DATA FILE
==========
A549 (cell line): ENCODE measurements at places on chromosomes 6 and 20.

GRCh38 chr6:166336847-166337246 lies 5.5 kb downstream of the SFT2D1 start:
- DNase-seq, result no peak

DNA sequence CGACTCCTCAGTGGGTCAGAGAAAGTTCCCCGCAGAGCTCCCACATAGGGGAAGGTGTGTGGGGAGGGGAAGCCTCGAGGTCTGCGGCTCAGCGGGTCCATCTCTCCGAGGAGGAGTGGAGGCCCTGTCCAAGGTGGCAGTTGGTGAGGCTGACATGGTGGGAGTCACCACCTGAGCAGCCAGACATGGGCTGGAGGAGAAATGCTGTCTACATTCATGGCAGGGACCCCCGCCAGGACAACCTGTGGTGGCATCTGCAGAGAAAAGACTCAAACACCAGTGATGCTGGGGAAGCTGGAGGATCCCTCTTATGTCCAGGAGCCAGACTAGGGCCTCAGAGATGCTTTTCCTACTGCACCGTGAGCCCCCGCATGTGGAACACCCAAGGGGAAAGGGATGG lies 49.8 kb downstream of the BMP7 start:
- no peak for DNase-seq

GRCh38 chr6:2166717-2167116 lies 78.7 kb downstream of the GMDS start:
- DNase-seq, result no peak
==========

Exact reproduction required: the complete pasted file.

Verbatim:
A549 (cell line): ENCODE measurements at places on chromosomes 6 and 20.

GRCh38 chr6:166336847-166337246 lies 5.5 kb downstream of the SFT2D1 start:
- DNase-seq, result no peak

DNA sequence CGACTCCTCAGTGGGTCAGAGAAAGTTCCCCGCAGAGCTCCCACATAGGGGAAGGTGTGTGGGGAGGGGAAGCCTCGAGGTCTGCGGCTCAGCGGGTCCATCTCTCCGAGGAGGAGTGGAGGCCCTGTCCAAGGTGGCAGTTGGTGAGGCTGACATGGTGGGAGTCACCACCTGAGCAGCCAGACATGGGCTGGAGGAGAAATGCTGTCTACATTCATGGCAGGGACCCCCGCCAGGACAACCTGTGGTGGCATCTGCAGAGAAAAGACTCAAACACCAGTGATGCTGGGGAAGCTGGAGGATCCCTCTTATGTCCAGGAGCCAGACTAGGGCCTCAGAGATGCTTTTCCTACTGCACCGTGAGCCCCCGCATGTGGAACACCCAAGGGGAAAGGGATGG lies 49.8 kb downstream of the BMP7 start:
- no peak for DNase-seq

GRCh38 chr6:2166717-2167116 lies 78.7 kb downstream of the GMDS start:
- DNase-seq, result no peak